The Angels owe Bobby $9M in 2012, and he can become a free agent after the season. He’s reportedly open to a trade given the club’s crowded outfield/DH picture, but there’s a sense that they may hold onto him for the time because they don’t have another reliable left-handed bat with Kendrys Morales still on the mend. That said, Jayson Stark recently heard “they’d [trade him] for a middling prospect, just to move the money.” Ideally, they’d get a right-handed bullpen arm in return, he added Stark. The Yankees have middling prospects and a right-handed bullpen arm or two (George Kontos?) to spare, so matching up for a swap doesn’t figure to be difficult.

I don’t necessarily endorse it, but if the Yankees can free up some cash by trading Burnett, Abreu would be a viable DH option. The Halos would have to eat some money and take a lesser prospect in return, but it’s not the craziest thing ever. Someone from the Johnny Damon, Raul Ibanez, Russell Branyan group might be more logical and affordable however, especially since Bobby isn’t guaranteed to outproduce any of them. In situations like this, oftentimes the easiest way to go (sign a free agent) is the best.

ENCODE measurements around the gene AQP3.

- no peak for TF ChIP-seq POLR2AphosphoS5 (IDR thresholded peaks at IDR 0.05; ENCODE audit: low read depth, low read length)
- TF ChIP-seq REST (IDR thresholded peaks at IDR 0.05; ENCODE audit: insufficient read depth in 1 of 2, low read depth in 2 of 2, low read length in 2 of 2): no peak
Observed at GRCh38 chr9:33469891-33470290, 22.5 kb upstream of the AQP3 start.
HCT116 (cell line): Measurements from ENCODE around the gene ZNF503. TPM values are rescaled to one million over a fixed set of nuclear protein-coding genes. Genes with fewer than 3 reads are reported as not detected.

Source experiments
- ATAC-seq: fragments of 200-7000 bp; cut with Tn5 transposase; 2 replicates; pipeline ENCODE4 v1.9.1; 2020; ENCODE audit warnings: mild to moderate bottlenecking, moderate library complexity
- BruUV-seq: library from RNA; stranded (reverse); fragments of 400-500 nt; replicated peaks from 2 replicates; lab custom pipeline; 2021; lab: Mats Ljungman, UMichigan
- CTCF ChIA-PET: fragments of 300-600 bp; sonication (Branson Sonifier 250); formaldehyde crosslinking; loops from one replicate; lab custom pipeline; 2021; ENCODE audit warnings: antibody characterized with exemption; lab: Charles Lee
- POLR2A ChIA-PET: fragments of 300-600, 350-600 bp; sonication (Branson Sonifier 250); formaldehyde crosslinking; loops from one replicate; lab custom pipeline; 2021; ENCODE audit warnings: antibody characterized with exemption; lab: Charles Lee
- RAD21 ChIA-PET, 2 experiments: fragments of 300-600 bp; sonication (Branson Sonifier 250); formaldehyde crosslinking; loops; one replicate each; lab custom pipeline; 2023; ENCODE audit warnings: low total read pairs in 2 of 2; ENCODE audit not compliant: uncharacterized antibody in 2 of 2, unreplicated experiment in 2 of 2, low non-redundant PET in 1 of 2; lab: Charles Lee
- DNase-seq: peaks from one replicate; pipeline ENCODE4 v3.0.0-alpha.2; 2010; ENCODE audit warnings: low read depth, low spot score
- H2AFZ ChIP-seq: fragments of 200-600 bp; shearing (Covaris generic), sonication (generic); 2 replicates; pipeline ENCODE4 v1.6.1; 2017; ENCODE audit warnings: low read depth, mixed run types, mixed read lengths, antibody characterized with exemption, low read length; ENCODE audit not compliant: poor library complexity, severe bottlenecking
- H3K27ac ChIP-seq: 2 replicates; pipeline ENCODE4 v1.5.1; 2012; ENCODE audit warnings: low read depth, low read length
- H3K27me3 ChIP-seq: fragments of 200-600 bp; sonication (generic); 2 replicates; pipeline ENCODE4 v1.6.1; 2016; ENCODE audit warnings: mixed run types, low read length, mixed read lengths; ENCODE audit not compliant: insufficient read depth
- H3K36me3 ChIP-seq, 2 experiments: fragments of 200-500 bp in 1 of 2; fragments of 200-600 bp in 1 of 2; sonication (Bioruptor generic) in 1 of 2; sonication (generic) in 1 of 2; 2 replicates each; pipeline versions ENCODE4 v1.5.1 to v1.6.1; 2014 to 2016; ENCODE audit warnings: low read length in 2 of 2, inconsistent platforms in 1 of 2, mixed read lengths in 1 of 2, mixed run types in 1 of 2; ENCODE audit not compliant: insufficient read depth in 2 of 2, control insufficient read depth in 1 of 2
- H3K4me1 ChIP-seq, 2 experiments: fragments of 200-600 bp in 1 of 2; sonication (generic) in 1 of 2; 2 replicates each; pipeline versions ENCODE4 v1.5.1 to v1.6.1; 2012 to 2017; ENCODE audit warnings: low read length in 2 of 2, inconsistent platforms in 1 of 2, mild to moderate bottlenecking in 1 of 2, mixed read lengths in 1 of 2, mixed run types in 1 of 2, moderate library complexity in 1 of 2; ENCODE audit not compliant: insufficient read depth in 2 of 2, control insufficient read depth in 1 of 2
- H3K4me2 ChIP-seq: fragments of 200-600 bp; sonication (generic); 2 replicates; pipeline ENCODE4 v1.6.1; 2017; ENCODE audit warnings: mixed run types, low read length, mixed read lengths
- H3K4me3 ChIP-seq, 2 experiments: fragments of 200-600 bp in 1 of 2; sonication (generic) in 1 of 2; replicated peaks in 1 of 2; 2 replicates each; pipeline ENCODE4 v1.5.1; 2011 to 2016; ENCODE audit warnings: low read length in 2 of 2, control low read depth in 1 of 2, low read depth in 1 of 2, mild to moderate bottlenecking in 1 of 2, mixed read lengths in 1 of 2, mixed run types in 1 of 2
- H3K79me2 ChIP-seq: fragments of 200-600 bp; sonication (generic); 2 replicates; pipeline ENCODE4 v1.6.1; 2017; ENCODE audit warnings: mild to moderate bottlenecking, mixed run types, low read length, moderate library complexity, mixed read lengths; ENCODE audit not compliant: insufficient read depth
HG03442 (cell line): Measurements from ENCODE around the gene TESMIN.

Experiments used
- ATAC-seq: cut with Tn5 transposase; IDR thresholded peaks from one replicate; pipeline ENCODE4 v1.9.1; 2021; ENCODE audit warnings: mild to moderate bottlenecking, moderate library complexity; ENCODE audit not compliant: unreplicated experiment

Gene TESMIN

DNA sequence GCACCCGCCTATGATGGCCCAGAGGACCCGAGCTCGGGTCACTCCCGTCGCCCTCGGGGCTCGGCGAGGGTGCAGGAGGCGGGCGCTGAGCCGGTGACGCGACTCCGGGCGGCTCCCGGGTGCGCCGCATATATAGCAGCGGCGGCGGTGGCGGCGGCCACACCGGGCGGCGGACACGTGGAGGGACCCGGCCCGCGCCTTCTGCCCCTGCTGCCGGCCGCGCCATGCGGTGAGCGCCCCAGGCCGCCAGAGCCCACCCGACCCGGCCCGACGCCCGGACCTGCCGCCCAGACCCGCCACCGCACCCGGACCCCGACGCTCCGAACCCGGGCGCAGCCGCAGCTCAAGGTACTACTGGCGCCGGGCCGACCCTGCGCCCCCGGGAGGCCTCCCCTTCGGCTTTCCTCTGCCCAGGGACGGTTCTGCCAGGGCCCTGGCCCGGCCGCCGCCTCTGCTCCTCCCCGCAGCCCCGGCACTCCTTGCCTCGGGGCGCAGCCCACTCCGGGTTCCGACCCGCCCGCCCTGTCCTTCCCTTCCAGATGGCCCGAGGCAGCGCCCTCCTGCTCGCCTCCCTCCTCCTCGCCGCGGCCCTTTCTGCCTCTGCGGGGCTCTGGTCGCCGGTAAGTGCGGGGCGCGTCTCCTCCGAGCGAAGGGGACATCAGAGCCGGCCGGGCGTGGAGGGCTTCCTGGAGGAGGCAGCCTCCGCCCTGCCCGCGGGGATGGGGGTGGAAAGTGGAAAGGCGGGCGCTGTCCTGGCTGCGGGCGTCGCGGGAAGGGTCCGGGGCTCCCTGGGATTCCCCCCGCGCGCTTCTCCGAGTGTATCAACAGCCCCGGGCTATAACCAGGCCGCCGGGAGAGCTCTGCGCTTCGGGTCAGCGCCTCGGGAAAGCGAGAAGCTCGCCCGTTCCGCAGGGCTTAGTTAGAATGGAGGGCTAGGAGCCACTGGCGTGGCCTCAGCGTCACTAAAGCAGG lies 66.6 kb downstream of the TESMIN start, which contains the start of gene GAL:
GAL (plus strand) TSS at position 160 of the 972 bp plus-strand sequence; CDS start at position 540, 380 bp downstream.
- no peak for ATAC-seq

Categories : Mailbag
  • William

    He has a gold glove in his career. That shocks me the most.

    • RetroRob

      He was a much better fielder when he was younger, but hasn’t been for about eight years now. By UZR, he even had one spectacular year defensively back in ’98, but that was along time ago by athlectic years.

    • vin

      Why does it surprise you? He IS a good hitter, and that is a pretty big component of the award.

  • ThatstheMelkyMesaWaysa

    I’d like another appearance by Abreu. Seemed to me like he didn’t play as hard towards the end of his stay though

  • j6takish

    Bobby Abreru shows us just how much of base stealing relies on instincts rather than speed. 38 year old Bobby can still steal 20 bags no problem with his big gut hanging out, to where speedy guys like Nyjer Morgan get thrown out left and right due to awful jumps

    • radnom